Sale: 406 / Modern Art, June 08. 2013 in Munich Lot 9

 
9
Franz Marc
Eichenstämme im Vorfrühling, 1902.
Oil on canvas
Estimate:
€ 100,000 / $ 110,000
Sold:
€ 97,600 / $ 107.360

(incl. 22% surcharge)
Lot description
Eichenstämme im Vorfrühling. 1902.
Oil on canvas laid on firm cardboard.
Hoberg/Jansen 1. Lankheit 6. Monogrammed and dated "4.IV.02" as well as inscribed "Allach" lower right. 61,3 x 45,5 cm (24,1 x 17,9 in), backing cardboard minimally larger.
Verso inscribed "Landschaft mit Eichen" presumably by a hand other than that of the artist.

PROVENANCE: Sophie Marc, Munich.
Dr. Paul Marc, Hamburg (since 1926, verso with ownewrship note).
Private collection Duisburg.

EXHIBITION: Fanz Marc. Commemorative Exhibition. 150th exhibition of the Kestner Gesellschaft, Hanover. 4 March -19 April, 1936, no. 4.
Franz Marc. Commemorative exhibition, together with Galerie Nierendorf, Berlin. Galerie v.d. Heyde 1936 as of 3rd May, no. 2 (Landschaft mit Eichen).
Kandinsky, Marc, Münter. Unbekannte Werke, Moderne Galerie Otto Stangel, Munich 1954/55, no. 24.
Alte und Neue Kunst aus heimischem Privatbesitz, Städtisches Kunstmuseum Duisburg, 16 December, 1956 - 20 January, 1957, no. 158.

LITERATURE: Alois J. Schardt, Franz Marc, Berlin 1936, p. 18 (with illu. p. 19).
Franz Marc, Briefe aus dem Feld mt 32 Bildern des Verfassers, Berlin 1940, illu. on opposite of p. 15.
Klaus Lankheit, Franz Marc. Sein Leben und seine Kunst, Cologne 1976, p. 25.

Born in Munich in 1880, Franz Marc began to study theology and philosophy at Munich University in 1899. In 1900 Marc switched to the Munich Art Academy, where his teachers were Gabriel von Hackl and Wilhelm von Diez.

Still in the tradition of realistic painting of the late nineteenth century, this landscape study of the area around Munich, which is one of the earliest paintings of the artist, already hints at what let his later work appear so fascinating ly new and unusual. Only the dramatic cloud formation, albeit concealed, is an indication of what will distinguish Franz Marc‘s later works from these early works. The painterly poise and a love for the detail that we find in this early work, are the basis for the development of a work that resulted in one of the most important in German art of the first half of the 20th century, leaving a lasting impact on the creation of almost the entire generation of artists is his time.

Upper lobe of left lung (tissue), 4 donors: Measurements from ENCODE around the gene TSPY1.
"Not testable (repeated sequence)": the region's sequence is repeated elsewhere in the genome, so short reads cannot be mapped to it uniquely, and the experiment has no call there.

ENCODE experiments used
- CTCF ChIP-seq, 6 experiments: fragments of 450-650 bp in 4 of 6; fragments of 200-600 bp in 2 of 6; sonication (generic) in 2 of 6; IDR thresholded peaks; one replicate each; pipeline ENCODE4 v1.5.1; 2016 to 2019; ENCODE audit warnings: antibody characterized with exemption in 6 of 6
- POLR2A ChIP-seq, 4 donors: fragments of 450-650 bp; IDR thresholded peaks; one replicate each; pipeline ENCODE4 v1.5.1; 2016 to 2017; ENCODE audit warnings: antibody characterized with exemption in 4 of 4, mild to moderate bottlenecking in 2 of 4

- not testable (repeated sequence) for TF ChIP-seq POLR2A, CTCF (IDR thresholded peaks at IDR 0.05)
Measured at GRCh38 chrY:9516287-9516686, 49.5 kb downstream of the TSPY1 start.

During a trip to Paris in 1903, Franz Marc was particularly taken with Impressionist painting. After this trip Marc dropped out of the academy and worked for some years in Munich. In 1907 Marc married the painter Maria Schür, a single mother with a child, but by 1908 the marriage had ended in divorce and Marc entered on a liaison with Maria Franck, whom he did not marry until 1913. Influenced by van Gogh's work, Marc became interested in the inner being of the animals which were his favourite motifs. Marc's first exhibition took place in 1910 at Brakl's modern art gallery, with the support of Bernhard Koehler, his patron. That same year the 'Neue Künstlervereinigung München' mounted its second exhibition, which was roundly criticised. Marc's review caused him to be taken into Wassily Kandinsky's circle. However, the group was so fraught with internal tensions that 'Der Blaue Reiter' was formed. In addition to an exhibition by the 'Neue Künstlervereinigung München' ('NKVM'), the Thannhauser Gallery mounted an exibition in 1911 devoted to 'Der Blaue Reiter', which toured Germany, being shown at Cologne, Berlin, Bremen, Hagen and Frankfurt. In 1912 the second 'NKVM' was held and, in parallel, the second 'Blauer Reiter' show featured prints and the circle of artists exhibiting work was enlarged to include 'Die Brücke' with Paul Klee and the Russian artists Malevich, Goncharova and Larionov. That same year the 'Almanach Der Blaue Reiter' was published by Marc and Kandinsky. Franz Marc's style changed following a trip he took to Paris with August Macke in autumn 1912, where they visited Delaunay. Impressed by Delaunay's window pictures, Marc began to break down his pictorial forms prismatically and to use more pure color and contrasts. He incorporated representations of animals in these refracted pictorial forms as the vehicles for symbolism. Marc was by now far on his way to abstraction yet the figurative symbolic animal forms continued to recur because to him they meant spiritual purity and redemption. Marc did his well-known painting 'Tirol' (1914) while under the spell of a trip to the South Tyrol (1913) with Maria Marc. In summer 1914 Marc painted his most important works, 'Der Turm der Blauen Pferde' and 'Tierschicksale'. In them Marc has achieved a pictorial idiom that is entirely and distinctively his own through his use of animal symbolism although the influence of the French avant-garde is evident. That year Marc planned to produce an illustrated Bible in collaboration with Kandinsky, Kubin, Klee, Heckel and Kokoschka. Marc volunteered when the first world war broke out and was sent to France. He fell at Verdun on 4 March 1916. Franz Marc's last work is his 'Skizzenbuch aus dem Felde' ['Sketchbook from the Battlefield']. [KD].

9
Franz Marc
Eichenstämme im Vorfrühling, 1902.
Oil on canvas
Estimate:
€ 100,000 / $ 110,000
Sold:
€ 97,600 / $ 107.360

(incl. 22% surcharge)